Mother Earth Living


Winter Wonders: Plant a Winter Garden

How to maintain beautiful gardens during the cold months.



An elegant ponderosa pine stands over creeping juniper (Juniperus procumbens) at the southwest entrance to the Denver Botanic Gardens’ Japanese garden.
The forking, furry branches of staghorn sumac (Rhus typhina ‘Lacinata’) are said to resemble antlers.
Red yucca (Hesperaloe parviflora) brings color to the winter garden.
An elegant ponderosa pine stands over creeping juniper (Juniperus procumbens) at the southwest entrance to the Denver Botanic Gardens’ Japanese garden.
Photography by Povy Kendal Atchison
Sempervivums are succulents whose water-storing leaves make them cold hardy and drought resistant.
Ornamental grasses such as this Korean feather reed grass (Calamagrostis brachytricha)?are perfect for adding texture to winter gardens in the West.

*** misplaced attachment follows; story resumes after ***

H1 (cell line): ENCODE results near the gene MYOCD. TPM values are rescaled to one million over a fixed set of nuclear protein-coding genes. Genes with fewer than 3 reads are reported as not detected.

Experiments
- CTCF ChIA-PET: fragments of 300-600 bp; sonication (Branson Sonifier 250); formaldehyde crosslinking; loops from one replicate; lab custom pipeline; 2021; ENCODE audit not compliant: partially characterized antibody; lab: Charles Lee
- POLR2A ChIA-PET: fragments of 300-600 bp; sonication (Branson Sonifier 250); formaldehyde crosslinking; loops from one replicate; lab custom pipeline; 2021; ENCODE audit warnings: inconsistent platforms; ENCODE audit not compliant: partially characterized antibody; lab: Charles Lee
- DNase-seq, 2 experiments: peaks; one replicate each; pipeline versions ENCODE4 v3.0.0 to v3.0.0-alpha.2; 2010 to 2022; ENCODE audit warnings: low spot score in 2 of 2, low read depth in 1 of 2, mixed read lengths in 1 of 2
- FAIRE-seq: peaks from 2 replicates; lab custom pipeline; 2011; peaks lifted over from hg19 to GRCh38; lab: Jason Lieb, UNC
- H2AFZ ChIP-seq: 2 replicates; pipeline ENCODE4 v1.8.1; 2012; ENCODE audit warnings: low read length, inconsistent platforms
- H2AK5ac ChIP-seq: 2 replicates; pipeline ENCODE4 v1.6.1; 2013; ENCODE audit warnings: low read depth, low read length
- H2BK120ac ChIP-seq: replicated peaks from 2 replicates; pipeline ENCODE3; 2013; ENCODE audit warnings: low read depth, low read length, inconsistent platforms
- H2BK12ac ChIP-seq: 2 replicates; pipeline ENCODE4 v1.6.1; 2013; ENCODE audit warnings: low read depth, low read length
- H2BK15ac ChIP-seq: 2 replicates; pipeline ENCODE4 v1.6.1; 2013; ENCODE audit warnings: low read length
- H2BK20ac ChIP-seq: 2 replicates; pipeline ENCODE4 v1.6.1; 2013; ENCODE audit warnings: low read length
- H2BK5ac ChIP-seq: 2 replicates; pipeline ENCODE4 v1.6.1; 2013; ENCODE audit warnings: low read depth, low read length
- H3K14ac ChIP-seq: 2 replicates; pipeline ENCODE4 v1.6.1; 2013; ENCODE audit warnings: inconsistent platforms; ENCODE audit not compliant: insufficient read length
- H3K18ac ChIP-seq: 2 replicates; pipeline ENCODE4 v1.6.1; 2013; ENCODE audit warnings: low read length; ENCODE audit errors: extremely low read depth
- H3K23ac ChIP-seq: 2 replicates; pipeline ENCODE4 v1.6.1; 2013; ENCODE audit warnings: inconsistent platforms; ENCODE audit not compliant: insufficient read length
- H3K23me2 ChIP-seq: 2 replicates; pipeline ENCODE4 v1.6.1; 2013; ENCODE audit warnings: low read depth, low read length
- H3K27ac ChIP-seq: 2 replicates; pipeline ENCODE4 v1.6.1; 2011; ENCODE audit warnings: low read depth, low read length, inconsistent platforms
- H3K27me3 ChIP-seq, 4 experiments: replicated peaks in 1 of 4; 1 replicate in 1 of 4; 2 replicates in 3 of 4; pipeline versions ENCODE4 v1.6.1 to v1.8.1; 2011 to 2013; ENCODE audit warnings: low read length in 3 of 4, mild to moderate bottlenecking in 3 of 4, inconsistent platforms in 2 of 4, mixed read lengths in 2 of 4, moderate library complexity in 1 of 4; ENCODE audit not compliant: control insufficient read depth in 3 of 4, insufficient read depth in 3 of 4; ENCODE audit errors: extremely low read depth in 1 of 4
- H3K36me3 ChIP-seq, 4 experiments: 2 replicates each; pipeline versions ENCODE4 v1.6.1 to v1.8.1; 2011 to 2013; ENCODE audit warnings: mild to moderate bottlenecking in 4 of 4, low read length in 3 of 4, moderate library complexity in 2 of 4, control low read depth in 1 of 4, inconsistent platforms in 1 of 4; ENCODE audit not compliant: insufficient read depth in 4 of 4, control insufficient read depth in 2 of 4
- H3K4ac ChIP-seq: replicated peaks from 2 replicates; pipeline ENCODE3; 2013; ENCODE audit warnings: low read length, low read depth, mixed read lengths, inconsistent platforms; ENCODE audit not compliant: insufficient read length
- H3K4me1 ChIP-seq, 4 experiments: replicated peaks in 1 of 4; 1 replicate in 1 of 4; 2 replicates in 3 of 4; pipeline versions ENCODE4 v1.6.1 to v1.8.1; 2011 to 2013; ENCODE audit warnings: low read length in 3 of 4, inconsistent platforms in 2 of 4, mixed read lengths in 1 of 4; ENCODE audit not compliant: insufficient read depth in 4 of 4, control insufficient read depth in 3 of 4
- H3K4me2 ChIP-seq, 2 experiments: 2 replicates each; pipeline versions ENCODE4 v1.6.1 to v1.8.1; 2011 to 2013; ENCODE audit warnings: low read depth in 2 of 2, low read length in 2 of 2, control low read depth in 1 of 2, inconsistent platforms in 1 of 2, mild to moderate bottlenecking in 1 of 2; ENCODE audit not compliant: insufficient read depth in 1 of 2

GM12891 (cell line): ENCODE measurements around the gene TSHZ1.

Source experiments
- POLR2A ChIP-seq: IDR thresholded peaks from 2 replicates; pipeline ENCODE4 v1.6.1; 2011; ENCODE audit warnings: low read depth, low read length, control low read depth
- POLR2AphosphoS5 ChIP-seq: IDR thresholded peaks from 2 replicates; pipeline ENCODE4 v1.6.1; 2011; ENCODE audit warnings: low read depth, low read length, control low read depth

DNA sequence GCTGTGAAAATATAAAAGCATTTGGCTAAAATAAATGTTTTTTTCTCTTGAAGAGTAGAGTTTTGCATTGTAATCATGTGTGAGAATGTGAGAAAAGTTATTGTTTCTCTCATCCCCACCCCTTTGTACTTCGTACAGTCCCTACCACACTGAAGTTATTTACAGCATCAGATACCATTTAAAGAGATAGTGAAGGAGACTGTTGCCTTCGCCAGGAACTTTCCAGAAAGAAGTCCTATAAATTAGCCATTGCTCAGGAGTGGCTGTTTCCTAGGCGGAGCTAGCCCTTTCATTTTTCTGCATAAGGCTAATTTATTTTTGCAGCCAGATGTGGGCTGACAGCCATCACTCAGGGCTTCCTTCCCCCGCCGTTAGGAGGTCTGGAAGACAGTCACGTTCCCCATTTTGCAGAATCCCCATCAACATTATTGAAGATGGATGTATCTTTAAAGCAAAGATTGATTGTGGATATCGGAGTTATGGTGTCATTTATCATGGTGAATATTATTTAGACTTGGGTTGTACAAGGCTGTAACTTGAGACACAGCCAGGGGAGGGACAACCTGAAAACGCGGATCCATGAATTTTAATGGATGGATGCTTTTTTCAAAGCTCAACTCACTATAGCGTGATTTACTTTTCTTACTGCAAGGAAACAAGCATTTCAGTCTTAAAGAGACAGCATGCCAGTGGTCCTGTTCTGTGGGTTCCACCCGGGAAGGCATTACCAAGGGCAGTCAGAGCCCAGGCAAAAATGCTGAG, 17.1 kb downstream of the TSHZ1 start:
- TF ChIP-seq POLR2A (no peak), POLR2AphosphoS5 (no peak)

Sedum ‘Angelina’ has beautiful yellow foliage that deepens to yellow-orange throughout autumn and winter.
Burning bush (Euonymus alatus compactus), suitable for USDA plant hardiness zones 4 to 8, adds vibrant color to winter gardens.
Coneflower’s (Echinacea purpurea) seedheads turn bristly in winter, adding interesting shape to the garden.
Sparrows and blackbirds love the seeds of switchgrass (Panicrum virgatum).
In winter, groundcovers such as speedwell (Veronica spp.)?stay green, while ice plant (Delosperma ‘Mesa Verde’) turns a deep burgundy.

















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